Barbara Muraca: Why protect nature?

January 25, 2023

Barbara Muraca: Why protect nature? The multiple values of human-nature relationships and their relevance for policy

Date: January 25, 2023
Time: 20:00 – 21.30
Location: Zoom

Barbara Muraca
is a Professor of Philosophy at The University of Oregon. Her research focuses on Environmental and Social Philosophy, Process Philosophy, and Political Ecology. Prior to working at University of Oregon she was Assistant Professor of Environmental and Social Philosophy at Oregon State University and Senior Researcher (Post-Doc) at the Center for Advanced Studies 'Post-growth Societies' at the Institute of Sociology of the University of Jena, Germany. From 2014 to 2020 she was co-director of the International Association for Environmental Philosophy (IAEP). Since Summer 2018 she is a Lead Author of the IPBES assessment on multiple values of nature (Intergovernmental Science-Policy Platform on Biodiversity and Ecosystem Services).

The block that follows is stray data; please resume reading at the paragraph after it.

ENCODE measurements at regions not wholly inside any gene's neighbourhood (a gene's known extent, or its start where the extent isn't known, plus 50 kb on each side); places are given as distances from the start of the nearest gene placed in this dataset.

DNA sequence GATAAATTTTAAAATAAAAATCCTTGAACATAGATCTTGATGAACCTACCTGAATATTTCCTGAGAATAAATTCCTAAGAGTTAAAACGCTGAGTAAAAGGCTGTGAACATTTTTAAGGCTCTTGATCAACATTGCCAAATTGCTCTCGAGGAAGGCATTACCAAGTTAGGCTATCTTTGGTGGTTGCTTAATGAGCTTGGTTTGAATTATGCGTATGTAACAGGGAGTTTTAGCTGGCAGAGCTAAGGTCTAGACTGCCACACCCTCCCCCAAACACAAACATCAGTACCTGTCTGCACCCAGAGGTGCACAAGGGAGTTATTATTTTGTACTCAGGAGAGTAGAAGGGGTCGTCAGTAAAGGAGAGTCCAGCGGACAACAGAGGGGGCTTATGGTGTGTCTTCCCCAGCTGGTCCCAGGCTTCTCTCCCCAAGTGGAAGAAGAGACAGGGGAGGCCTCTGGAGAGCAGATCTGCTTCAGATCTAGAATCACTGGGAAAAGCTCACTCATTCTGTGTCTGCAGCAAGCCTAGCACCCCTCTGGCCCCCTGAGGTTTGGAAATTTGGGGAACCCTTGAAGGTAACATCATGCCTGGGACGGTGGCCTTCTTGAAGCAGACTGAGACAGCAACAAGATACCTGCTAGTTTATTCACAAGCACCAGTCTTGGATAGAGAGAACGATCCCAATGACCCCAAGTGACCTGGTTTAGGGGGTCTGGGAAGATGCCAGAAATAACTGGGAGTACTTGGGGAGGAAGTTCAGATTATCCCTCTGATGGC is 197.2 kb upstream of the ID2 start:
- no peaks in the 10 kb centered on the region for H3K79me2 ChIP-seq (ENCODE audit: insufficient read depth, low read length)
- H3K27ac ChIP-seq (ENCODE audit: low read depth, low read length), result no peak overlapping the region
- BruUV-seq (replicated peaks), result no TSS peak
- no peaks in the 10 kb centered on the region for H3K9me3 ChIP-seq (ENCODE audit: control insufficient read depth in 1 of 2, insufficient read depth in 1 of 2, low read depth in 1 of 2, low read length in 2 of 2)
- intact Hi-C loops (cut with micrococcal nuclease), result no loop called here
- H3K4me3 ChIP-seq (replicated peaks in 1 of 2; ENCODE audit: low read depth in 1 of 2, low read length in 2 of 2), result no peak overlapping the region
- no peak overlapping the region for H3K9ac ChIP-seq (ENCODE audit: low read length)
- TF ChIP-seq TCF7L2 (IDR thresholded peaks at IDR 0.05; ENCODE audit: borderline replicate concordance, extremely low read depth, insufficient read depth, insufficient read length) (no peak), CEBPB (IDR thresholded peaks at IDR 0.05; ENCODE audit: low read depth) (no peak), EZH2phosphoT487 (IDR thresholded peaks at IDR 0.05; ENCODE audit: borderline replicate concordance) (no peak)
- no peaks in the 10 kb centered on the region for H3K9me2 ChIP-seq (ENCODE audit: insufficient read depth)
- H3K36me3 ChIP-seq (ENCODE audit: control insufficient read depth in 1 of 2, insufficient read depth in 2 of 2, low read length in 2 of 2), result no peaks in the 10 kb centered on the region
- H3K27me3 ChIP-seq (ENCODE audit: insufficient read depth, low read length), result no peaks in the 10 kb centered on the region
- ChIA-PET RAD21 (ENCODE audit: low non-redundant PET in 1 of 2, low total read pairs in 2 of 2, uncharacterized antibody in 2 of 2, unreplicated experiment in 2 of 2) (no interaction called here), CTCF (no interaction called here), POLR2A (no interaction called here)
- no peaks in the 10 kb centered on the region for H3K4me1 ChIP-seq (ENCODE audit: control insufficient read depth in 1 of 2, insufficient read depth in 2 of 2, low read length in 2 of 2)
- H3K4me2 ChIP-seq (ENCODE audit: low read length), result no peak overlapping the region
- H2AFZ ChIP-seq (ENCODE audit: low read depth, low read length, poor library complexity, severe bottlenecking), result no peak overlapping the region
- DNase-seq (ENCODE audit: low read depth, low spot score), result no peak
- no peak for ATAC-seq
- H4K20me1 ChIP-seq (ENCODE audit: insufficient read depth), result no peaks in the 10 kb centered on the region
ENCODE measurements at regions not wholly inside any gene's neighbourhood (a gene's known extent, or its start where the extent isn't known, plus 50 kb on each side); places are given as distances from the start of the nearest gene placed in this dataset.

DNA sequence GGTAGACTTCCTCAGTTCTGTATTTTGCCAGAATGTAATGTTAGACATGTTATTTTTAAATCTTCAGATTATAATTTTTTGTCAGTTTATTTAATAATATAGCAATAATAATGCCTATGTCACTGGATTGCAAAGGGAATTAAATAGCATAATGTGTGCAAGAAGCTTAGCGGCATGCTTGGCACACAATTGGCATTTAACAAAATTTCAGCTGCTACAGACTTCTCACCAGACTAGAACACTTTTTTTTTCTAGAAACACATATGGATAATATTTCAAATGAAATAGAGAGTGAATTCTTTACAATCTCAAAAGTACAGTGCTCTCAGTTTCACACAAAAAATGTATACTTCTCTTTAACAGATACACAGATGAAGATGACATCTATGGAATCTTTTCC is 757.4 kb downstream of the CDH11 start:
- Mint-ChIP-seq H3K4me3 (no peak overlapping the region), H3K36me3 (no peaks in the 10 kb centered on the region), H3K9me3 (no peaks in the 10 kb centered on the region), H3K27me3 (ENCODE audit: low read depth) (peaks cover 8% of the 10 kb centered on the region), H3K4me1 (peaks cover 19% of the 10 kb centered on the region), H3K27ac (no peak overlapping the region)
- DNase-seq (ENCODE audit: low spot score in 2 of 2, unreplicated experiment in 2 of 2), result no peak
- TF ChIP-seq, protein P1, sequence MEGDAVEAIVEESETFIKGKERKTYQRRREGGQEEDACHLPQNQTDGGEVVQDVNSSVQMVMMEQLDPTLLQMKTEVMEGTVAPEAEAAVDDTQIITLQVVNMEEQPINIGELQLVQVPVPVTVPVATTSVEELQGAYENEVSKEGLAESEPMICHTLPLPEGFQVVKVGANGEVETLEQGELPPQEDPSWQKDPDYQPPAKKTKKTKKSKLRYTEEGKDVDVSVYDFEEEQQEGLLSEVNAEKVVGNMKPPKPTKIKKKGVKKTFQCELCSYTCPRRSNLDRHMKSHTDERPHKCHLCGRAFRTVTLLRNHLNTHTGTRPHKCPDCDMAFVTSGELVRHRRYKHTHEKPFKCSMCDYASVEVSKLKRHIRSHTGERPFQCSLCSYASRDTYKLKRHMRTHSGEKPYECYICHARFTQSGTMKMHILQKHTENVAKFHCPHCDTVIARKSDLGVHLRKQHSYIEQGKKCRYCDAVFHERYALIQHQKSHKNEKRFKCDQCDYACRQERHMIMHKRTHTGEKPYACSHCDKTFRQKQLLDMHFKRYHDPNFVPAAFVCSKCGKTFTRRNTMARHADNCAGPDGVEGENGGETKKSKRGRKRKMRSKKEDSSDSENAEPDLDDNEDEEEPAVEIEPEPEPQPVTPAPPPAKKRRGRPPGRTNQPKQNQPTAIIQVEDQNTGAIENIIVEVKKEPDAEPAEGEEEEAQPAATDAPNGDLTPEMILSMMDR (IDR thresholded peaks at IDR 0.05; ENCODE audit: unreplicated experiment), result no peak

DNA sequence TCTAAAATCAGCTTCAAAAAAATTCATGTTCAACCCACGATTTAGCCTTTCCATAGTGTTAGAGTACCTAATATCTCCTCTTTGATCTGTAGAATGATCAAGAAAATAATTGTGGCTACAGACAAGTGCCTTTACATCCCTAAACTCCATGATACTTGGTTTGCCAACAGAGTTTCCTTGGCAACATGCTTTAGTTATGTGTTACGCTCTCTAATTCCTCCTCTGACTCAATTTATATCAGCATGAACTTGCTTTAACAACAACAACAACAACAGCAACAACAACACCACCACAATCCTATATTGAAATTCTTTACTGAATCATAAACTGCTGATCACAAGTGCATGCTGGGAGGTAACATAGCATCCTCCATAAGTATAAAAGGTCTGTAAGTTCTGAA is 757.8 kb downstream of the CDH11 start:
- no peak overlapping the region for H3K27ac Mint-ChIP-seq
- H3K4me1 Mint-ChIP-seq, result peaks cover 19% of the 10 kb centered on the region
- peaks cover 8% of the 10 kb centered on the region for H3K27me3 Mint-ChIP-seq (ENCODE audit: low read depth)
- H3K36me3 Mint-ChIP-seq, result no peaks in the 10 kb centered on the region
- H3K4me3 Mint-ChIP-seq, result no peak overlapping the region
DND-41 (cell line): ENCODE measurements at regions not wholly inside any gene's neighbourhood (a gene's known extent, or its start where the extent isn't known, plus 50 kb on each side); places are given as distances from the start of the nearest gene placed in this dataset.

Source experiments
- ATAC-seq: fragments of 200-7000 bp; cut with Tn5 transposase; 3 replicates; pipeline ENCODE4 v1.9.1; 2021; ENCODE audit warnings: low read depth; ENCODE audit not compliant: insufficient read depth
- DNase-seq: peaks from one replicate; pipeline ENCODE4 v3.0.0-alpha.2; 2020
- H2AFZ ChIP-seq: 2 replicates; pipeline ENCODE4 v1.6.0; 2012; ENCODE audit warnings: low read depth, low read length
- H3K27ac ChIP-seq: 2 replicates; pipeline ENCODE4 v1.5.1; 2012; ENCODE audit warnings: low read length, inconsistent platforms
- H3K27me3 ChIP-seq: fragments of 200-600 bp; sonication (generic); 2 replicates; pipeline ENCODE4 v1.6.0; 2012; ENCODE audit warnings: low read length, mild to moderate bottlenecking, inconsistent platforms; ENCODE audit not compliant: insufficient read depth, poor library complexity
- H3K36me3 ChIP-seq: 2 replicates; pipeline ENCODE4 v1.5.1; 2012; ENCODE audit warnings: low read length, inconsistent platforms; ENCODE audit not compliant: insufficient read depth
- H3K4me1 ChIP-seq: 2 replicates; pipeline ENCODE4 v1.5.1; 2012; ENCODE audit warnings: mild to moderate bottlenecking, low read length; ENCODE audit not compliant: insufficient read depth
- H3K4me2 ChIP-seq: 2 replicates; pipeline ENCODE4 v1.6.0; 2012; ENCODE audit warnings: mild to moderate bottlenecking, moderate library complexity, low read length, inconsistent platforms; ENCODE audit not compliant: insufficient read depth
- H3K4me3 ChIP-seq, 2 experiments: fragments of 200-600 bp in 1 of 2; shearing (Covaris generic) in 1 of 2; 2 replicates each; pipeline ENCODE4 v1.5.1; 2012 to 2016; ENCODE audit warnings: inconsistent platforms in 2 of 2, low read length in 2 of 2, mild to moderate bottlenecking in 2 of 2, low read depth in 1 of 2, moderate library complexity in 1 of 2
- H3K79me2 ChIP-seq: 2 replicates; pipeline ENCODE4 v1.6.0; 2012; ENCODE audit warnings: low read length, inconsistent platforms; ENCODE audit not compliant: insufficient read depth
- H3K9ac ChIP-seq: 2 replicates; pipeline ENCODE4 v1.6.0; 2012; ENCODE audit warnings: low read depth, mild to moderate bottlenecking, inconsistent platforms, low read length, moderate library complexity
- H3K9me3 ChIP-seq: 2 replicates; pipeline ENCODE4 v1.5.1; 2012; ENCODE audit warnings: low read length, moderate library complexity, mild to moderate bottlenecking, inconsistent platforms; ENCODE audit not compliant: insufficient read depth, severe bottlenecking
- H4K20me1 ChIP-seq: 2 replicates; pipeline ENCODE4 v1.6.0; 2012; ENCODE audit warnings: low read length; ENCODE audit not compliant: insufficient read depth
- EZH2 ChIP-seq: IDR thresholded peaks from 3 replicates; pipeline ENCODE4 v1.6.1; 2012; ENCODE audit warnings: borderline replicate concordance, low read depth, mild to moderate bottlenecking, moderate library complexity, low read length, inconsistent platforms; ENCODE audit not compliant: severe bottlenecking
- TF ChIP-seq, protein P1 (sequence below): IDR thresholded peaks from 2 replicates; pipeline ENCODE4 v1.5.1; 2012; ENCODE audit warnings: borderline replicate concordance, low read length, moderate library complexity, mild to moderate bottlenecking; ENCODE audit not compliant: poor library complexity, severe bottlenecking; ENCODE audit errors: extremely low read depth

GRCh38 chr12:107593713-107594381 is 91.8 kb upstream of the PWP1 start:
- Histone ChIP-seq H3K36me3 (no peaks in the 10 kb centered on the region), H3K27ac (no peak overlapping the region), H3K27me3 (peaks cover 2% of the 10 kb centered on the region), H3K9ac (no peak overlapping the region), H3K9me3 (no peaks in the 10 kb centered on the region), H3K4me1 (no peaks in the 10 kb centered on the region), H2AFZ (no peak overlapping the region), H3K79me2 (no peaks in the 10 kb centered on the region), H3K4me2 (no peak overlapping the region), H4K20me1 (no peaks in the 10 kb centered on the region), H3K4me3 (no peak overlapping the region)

For decades the question about why nature should be protected has had two different answers: because nature matters for its own sake (intrinsic value), independent of how it affects people, or because of the benefits people derive from interacting with nature (instrumental value). While the first perspective rejects instrumental justifications for conservation and considers anthropocentrism as part of the problem, the second one highlights anthropocentric arguments and employs economic valuation to assess the importance of ecosystems to people. But does it have to be one or the other? Recent research suggests a third possibility: protecting nature because of the meaningful relationships that connect people to nature, and to each other through nature. These so-called relational values remain anthropocentric, but are not instrumental justifications for conservation. Since its development, the relational value framework has proven relevant for policy and in valuation studies across disciplines and has been adopted by the Intergovernmental Platform on Biodiversity and Ecosystem Services (IPBES). The lecture will present the policy relevance of this old debate in environmental ethics and embed it into the way in which IPBES operates at the global level.